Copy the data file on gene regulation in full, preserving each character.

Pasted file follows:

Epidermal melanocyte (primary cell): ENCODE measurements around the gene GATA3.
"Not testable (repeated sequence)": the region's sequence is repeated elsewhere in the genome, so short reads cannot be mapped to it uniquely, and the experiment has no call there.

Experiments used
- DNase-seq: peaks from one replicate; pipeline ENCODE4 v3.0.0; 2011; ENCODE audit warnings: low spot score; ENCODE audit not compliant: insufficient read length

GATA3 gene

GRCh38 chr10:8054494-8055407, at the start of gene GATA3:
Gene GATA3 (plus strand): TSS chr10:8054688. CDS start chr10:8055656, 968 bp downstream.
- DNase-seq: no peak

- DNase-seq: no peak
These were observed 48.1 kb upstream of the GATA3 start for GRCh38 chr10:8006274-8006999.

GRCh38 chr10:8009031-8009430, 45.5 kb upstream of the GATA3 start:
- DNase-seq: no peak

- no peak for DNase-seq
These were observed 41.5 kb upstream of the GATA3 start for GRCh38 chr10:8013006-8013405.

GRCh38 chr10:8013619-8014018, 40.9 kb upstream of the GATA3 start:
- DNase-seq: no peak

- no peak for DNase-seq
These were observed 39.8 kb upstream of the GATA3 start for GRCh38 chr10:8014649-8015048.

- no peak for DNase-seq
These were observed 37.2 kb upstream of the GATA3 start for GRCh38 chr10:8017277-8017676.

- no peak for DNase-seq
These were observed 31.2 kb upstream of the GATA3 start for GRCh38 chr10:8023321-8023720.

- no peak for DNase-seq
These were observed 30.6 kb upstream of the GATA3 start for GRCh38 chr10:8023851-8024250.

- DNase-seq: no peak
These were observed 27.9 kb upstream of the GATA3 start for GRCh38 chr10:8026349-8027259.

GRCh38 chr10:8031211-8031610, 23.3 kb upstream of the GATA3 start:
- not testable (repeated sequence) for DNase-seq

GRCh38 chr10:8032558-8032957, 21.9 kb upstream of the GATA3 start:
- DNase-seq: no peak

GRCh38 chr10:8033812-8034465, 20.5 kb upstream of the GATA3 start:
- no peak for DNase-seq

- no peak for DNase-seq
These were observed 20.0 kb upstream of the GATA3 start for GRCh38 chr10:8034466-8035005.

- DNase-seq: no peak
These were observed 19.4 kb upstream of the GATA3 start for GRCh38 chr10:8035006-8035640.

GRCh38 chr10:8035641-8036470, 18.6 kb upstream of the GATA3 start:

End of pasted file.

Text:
Epidermal melanocyte (primary cell): ENCODE measurements around the gene GATA3.
"Not testable (repeated sequence)": the region's sequence is repeated elsewhere in the genome, so short reads cannot be mapped to it uniquely, and the experiment has no call there.

Experiments used
- DNase-seq: peaks from one replicate; pipeline ENCODE4 v3.0.0; 2011; ENCODE audit warnings: low spot score; ENCODE audit not compliant: insufficient read length

GATA3 gene

GRCh38 chr10:8054494-8055407, at the start of gene GATA3:
Gene GATA3 (plus strand): TSS chr10:8054688. CDS start chr10:8055656, 968 bp downstream.
- DNase-seq: no peak

- DNase-seq: no peak
These were observed 48.1 kb upstream of the GATA3 start for GRCh38 chr10:8006274-8006999.

GRCh38 chr10:8009031-8009430, 45.5 kb upstream of the GATA3 start:
- DNase-seq: no peak

- no peak for DNase-seq
These were observed 41.5 kb upstream of the GATA3 start for GRCh38 chr10:8013006-8013405.

GRCh38 chr10:8013619-8014018, 40.9 kb upstream of the GATA3 start:
- DNase-seq: no peak

- no peak for DNase-seq
These were observed 39.8 kb upstream of the GATA3 start for GRCh38 chr10:8014649-8015048.

- no peak for DNase-seq
These were observed 37.2 kb upstream of the GATA3 start for GRCh38 chr10:8017277-8017676.

- no peak for DNase-seq
These were observed 31.2 kb upstream of the GATA3 start for GRCh38 chr10:8023321-8023720.

- no peak for DNase-seq
These were observed 30.6 kb upstream of the GATA3 start for GRCh38 chr10:8023851-8024250.

- DNase-seq: no peak
These were observed 27.9 kb upstream of the GATA3 start for GRCh38 chr10:8026349-8027259.

GRCh38 chr10:8031211-8031610, 23.3 kb upstream of the GATA3 start:
- not testable (repeated sequence) for DNase-seq

GRCh38 chr10:8032558-8032957, 21.9 kb upstream of the GATA3 start:
- DNase-seq: no peak

GRCh38 chr10:8033812-8034465, 20.5 kb upstream of the GATA3 start:
- no peak for DNase-seq

- no peak for DNase-seq
These were observed 20.0 kb upstream of the GATA3 start for GRCh38 chr10:8034466-8035005.

- DNase-seq: no peak
These were observed 19.4 kb upstream of the GATA3 start for GRCh38 chr10:8035006-8035640.

GRCh38 chr10:8035641-8036470, 18.6 kb upstream of the GATA3 start: